What ‘Winning’ Against Climate Change Actually Looks Like

You won’t like it

8 min readAug 27


Disaster girl

The Limits Of Growth, published in 1972, ran thoughtful computer models of our future up to 2100. The models were explicitly not predictions, but as a 2009 retrospective said,

Its predictions have not been invalidated and in fact seem quite on target. We are not aware of any model made by economists that is as accurate over such a long time span.

This is unfortunate because its (not) predictions are terrible.

Almost every single ‘run’ of the program has civilization crashing by 2100. Collapse is the default state. The few runs that don’t crash are because we, effectively, crash it ourselves. What is required is nothing short of global climate communism, bold 50-year plans implemented rigidly (ie, violently). And yet even this hopeless debate is also pointless, because it needed to be done 50 years ago. We have no concept of what ‘winning’ requires and — even if we did — we’re way too late.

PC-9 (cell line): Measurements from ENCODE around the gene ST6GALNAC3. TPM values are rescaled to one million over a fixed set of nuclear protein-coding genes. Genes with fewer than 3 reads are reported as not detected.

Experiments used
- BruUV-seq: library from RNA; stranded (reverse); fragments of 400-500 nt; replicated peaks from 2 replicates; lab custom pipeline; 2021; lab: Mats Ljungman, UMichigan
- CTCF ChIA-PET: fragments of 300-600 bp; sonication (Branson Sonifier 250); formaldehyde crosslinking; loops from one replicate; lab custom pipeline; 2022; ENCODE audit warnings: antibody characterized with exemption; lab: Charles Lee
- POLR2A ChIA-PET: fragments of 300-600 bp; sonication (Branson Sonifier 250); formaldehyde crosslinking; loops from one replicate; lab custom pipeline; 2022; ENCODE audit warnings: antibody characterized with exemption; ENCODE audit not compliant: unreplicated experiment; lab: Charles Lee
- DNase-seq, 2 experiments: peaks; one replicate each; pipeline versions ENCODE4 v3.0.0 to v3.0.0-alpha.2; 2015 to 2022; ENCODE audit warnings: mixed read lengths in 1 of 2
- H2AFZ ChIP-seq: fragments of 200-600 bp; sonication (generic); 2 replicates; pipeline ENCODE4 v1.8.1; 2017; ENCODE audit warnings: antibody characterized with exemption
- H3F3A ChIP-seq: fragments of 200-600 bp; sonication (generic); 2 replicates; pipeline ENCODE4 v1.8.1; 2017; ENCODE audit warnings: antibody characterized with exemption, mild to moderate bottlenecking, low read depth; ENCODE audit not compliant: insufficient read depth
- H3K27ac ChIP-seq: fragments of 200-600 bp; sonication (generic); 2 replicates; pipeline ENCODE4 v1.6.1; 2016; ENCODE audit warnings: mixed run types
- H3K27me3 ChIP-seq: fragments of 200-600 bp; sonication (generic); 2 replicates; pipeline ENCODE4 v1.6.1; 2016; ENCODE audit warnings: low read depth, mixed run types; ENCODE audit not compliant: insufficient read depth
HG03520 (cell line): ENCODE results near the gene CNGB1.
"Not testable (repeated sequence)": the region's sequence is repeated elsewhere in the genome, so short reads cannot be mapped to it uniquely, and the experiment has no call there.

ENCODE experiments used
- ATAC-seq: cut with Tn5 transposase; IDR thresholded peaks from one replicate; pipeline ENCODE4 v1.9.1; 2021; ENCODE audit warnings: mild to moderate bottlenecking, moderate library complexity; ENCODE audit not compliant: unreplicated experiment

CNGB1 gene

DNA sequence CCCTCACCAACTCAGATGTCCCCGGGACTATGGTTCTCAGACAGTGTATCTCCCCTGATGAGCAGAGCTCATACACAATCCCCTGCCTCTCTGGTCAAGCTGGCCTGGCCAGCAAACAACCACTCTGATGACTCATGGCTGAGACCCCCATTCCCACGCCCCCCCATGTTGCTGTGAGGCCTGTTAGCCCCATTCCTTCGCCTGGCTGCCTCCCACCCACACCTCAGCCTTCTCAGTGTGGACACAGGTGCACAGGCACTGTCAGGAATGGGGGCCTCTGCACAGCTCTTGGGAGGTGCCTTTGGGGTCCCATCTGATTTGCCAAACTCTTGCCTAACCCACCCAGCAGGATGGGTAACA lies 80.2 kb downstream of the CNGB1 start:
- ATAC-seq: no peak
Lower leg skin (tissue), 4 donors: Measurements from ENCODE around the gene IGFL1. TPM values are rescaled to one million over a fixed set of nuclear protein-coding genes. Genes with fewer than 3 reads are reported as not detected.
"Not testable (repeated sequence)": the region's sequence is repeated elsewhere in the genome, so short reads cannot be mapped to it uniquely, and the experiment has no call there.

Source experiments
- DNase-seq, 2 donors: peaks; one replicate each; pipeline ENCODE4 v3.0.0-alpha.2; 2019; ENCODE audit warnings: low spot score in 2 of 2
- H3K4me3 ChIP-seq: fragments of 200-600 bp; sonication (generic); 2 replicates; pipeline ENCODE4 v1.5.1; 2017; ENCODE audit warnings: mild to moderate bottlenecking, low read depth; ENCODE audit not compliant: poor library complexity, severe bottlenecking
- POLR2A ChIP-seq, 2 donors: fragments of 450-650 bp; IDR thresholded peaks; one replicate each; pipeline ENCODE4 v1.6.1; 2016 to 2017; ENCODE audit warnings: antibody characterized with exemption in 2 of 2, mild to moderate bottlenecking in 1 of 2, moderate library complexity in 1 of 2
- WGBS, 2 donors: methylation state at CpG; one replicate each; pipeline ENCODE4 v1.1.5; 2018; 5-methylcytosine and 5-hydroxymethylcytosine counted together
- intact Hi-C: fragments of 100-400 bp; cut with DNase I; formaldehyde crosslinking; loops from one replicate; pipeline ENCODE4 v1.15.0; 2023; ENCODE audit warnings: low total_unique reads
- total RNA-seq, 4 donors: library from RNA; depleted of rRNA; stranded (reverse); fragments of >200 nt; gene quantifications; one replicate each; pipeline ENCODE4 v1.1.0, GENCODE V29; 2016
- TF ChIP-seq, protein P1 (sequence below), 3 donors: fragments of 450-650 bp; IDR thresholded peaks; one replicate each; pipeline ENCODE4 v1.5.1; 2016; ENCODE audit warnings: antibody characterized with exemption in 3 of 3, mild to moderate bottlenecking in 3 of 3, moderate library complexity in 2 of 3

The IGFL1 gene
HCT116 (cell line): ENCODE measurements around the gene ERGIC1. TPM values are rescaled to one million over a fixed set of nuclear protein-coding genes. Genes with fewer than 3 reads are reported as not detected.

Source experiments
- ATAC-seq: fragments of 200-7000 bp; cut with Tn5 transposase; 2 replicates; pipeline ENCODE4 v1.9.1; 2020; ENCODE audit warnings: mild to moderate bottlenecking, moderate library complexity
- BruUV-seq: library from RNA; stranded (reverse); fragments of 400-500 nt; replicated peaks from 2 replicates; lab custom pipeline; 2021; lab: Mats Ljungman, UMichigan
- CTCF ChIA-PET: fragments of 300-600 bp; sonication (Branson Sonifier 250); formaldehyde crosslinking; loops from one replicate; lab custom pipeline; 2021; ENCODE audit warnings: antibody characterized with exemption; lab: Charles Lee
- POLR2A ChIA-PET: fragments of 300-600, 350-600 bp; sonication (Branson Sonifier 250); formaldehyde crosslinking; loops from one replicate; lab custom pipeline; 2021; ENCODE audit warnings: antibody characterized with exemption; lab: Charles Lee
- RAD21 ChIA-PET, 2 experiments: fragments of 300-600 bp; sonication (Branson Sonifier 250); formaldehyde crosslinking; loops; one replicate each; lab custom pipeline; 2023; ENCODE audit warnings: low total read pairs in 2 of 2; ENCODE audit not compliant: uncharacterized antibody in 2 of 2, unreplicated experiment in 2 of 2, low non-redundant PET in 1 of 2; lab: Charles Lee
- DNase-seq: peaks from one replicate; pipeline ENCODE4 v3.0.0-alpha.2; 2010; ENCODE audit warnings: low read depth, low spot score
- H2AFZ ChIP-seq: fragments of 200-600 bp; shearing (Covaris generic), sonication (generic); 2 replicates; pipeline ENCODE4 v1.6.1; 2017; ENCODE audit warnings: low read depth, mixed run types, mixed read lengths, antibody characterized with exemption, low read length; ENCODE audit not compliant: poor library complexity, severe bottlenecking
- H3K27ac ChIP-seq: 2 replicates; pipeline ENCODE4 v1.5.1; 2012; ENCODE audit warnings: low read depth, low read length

I cover the ‘winning’ scenarios here not because they’re possible but because they’re not. Understanding what winning actually looks like can help us understand the losing state we’re in. Even in our wildest hypothetical imaginings (if I ruled the world and everyone thought the right things) we do not imagine what’s actually required. Because it’s absolutely brutal. Someone/something would have to take global power, kill the rich, crush the corporations, and rule humanity with an iron fist to wrench our ambitions down to Earth. This is what ‘winning’ looks like. You don’t want it and even if you did, it’s already been sold out.

Reading The Graphs

My reference for this essay is the book The Limits Of Growth. You should just read it, but if you’re going to just read the graphs here, there are a few things to understand. A rule of thumb is that we’re looking for flat lines and not the violent up-and-to-the-right that tech bros delight in. Exponential growth is, as Dr. Tom Murphy says, being beaten to death with hockey sticks. Every meteoric rise we’re so proud of is effectively another meteor crashing into Earth, causing this mass extinction. Every action has a reaction. What we traditionally (ie: economically) don’t measure is that steep artificial…




Indrajit (Indi) Samarajiva is a Sri Lankan writer. Follow me at www.indi.ca, or just email me at indi@indi.ca.